Update: Mercado de Lisboa has launched on Kickstarter and the campaign will run for 14 days. You may pledge for a copy of the game, available in different languages. A mini expansion for Lacerda's Lisboa is included with every order.
Our preview post below was published on August 31.
Mercado de Lisboa is a 1-4 player tile laying and area control game, co-designed by Vital Lacerda. It will launch on Kickstarter on September 3.
In the solo mode of Mercado de Lisboa, you will go through a campaign consisting of 9 chapters ('challenges'). Each chapter will give you fame points when you finish it. At the end of the campaign, you will add up your points from all the chapters and check how good a merchant you are.
At the beginning of the game, you will receive 1 coin and 8 wooden stands. Each chapter may have different setup instructions and restrictions (e.g. in the first chapter, you can only earn money from a single type of stand). You start with 3 stand tiles. On your turn, you can take one of three available actions: Open a Stand, Bring Customers, or Open a Restaurant.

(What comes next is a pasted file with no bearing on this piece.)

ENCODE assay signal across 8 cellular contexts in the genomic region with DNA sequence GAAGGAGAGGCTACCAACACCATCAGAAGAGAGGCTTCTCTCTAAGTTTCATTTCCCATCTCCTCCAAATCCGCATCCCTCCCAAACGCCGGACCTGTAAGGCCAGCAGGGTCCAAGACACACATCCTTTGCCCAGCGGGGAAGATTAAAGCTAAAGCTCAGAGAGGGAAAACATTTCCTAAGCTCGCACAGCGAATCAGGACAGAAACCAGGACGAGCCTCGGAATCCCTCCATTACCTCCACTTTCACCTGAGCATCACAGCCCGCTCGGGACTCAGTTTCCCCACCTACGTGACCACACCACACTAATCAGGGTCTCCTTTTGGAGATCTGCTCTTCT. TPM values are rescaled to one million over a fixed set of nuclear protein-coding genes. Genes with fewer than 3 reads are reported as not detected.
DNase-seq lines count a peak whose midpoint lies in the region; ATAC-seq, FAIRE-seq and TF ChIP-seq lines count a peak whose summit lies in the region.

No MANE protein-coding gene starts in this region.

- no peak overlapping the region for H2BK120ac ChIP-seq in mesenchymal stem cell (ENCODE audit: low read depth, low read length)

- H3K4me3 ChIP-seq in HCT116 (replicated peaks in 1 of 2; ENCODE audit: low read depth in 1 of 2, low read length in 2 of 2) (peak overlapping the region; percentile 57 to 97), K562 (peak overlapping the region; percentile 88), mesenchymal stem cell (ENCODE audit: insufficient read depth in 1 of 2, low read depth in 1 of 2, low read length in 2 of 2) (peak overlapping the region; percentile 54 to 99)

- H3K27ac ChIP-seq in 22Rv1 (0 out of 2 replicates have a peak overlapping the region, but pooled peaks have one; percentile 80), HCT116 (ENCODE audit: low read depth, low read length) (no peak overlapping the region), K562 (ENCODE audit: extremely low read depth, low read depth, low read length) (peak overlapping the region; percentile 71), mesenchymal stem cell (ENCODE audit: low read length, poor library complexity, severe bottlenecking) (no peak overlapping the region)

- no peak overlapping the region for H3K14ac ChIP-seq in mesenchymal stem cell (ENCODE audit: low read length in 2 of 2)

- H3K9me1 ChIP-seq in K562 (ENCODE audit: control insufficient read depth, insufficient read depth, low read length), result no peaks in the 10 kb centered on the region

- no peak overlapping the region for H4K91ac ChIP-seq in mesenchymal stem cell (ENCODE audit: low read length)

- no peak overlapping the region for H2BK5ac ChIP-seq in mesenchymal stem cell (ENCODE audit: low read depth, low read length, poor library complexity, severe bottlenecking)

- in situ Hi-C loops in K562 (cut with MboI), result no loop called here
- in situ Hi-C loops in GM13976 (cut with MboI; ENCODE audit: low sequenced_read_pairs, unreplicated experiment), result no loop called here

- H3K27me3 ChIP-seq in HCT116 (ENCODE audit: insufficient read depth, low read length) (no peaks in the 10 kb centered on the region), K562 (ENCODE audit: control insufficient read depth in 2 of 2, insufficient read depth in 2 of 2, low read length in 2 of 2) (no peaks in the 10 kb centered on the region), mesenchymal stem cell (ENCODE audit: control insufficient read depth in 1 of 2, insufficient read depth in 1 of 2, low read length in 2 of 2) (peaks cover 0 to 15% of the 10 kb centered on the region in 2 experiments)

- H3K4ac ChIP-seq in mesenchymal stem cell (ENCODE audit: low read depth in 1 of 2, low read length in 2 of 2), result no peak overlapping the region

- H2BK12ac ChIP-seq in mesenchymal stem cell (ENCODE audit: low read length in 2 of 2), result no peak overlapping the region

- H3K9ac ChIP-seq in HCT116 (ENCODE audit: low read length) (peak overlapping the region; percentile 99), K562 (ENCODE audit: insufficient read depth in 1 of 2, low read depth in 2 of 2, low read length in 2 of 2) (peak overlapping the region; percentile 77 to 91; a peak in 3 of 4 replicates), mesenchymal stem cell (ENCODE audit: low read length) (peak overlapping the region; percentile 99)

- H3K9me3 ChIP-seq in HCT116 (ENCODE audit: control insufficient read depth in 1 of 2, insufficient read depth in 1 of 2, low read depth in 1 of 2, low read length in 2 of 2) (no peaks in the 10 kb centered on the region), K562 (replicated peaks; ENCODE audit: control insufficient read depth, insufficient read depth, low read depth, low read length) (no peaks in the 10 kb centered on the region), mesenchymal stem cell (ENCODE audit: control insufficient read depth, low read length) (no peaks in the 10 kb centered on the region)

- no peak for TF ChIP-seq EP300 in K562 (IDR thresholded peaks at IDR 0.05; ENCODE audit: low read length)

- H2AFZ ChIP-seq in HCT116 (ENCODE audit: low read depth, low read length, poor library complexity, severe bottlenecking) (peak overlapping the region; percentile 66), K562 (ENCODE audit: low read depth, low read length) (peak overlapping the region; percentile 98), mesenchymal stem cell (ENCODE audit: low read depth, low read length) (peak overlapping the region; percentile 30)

If you choose to open a stand, you take one of the tiles you have and place it together with a wooden stand somewhere in the market. Placement costs 1 coin for each stand in the row or column you are choosing, including the one you are placing. After you place your tile, you refill with a new one from those available on the board.
If your stand was placed on a space with a restaurant tile, you take that tile so that you can do the 'open a restaurant' action in a future turn. This action earns you a coin, and you can place the tile next to a matching stand so that you can later earn more money from it.
Customer tiles show specific goods that the customers are looking to buy. The number of customers you can attract depends on the number of stands there are in the row or column that you place them (e.g. if there is only one stand, you can't bring in 4 customers). To bring a customer in, you must place them next to at least one of the goods they want. Customers give coins for each stand with the goods they are after in the same row/column.